Sean: Right now, we are sitting at only a couple of intimate shows under our belt, which, at least, for me, makes where we currently stand very exciting. I have played in a fair amount of bands in my short time in the city and I feel a fair amount of the focus for artists is on how many shows they play, as opposed to making meaningful connections with the people who attend. We want to take a different approach.

Gavin: Are you looking to record an album soon, or are you mainly just playing gigs for now?

Dan: For the near future, we're looking to cut an EP and keep playing gigs. Ideally, we'd like to get a full-length done by the end of the year. We're always writing.

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Gavin: Any plans to tour this summer, or will you mainly stick to Utah?

Dan: We'll stick to Utah; the main focus for the summer is to get recordings done and play more local shows. We're starting from the ground up.

Gavin: Going local, what are your thoughts on the music scene, both good and bad?

Sean: Local music is the lifeblood of the music industry as a whole. With that said, I get frustrated sometimes with the state of our scene. I feel like the dominant consensus here is, "Lets go see -- insert friend's bands name -- at -- insert random bar -- and get shitty." Though that kind of attitude is really easy to attain the wanted results, I feel that this kind of thinking is almost subversive to the scene as a whole. In short: I would like to see the scene grow more intrinsically and holistically.

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Gavin: Is there anything you believe could be done to make it more prominent?

Sean: My answer goes back to what I said about the state of the local scene. We need collectivism and openness to really define the Salt Lake scene. It has so much potential, and it's up to all of us to sustain it.

Gavin: Not including yourselves, who are your favorite acts in the scene right now?

Dan: My favorite local act was Gaza. I can't tell you how bummed I am that they split up, but I hear some of those dudes are still playing; can't wait to hear the new group. I also really dig on what the guys in Koala Temple are doing, that whole garage/shoegaze/psych kinda thing, it's awesome.

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Gavin: What's your opinion of the current airplay on community radio and how it affects local musicians?

Sean: I feel that community radio, even today, is one of the strongest avenues for an artist to get real world fans, especially in the infancy of a project. There are, however, certain aspects of our local community radio scene that I feel should be addressed, mainly community radio's role in taking a chance on local artist's releases. Much of the local music I hear on the radio exists in a very safe and palatable area that, in my experience, doesn't get the audience to engage any further than, "Oh, it's a local band ... okay." People on both sides need to take risks in order to advance.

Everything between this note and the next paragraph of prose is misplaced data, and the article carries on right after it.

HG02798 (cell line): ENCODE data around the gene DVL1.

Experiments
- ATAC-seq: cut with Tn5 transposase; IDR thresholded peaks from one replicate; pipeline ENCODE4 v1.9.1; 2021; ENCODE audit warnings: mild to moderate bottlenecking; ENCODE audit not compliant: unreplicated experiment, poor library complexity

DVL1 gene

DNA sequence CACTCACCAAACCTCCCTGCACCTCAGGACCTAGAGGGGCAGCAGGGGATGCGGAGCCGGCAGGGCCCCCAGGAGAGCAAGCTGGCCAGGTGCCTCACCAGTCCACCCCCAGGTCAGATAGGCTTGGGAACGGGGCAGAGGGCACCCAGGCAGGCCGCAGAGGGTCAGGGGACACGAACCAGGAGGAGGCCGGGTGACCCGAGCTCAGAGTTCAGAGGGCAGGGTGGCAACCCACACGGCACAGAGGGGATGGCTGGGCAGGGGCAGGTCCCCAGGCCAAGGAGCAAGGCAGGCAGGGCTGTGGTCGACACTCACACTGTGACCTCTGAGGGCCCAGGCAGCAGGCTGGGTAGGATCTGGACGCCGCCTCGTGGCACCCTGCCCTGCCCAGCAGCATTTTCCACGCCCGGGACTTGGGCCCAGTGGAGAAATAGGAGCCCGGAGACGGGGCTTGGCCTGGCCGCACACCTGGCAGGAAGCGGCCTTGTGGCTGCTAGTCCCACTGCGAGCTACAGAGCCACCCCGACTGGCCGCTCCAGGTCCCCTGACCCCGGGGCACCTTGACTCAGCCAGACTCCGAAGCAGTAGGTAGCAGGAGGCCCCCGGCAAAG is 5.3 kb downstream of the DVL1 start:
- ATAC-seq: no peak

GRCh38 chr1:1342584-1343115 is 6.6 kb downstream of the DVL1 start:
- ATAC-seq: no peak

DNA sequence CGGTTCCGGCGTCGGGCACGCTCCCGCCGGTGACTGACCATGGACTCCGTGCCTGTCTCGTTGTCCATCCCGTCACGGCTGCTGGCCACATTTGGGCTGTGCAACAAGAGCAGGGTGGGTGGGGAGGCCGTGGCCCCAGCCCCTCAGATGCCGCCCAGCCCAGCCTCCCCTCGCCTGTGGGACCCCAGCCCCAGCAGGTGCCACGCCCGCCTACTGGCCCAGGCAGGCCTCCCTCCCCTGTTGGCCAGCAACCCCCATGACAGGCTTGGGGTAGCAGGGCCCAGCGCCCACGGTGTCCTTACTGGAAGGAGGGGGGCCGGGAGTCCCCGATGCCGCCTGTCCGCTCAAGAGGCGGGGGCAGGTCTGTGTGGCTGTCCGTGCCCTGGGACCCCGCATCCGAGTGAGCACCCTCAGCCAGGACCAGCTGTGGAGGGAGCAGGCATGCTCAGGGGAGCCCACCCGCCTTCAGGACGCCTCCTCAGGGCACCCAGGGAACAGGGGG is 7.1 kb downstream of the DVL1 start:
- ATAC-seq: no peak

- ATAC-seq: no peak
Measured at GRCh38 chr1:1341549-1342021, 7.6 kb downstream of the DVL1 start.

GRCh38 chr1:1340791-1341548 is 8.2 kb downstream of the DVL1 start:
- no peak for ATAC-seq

Dan: Community radio is very important for local musicians, simply in that it gives them exposure. I was a college radio DJ when I was in school up in the Pacific Northwest, and that's how I found all of my favorite local groups in that area. A good community radio station can make a huge difference in a scene.

Gavin: What do you think of file sharing these days, both as musicians and a music lovers?

Dan: There's a lot of artists who wouldn't be where they are today if it weren't for file sharing. Music spreads faster and farther if it's free. Usually, if I get an album of a group I respect through file sharing, I go to their show when they come through town and buy some merch to support the band themselves, rather than the label that puts out their records. I think we're going to see a shift in the music industry, from mostly label releases to the online DIY, pay-what-you-will approach.

Sean: I am a huge proponent of file sharing. I am a head, and if I had to pay 99 cents for every single song I have on my computer, I would be in the hole $130,000. People like to argue that filing sharing destroyed albums sales, which in turn destroyed the industry. My experience has led me to believe that anachronisms in the music industry are leading to a downfall of the industry. Because of the Internet, people are now, more so than ever before, becoming avid music fans who are willing to pay for the right stuff that is actually applicable to the sustainability of the artist. The real question is, what is that stuff, and where will it take us in the long run?

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Gavin: What can we expect from all of you over the rest of this year?

Dan: For the rest of the year, we plan to get some recordings cut, and keep playing shows. As I said earlier, we're looking to track an EP within the coming months.

Gavin: Is there anything you'd like to plug or promote?

Sean: Be on the lookout for more shows, a Grass Facebook page, and recordings. We're starting from square one and taking our time with this project.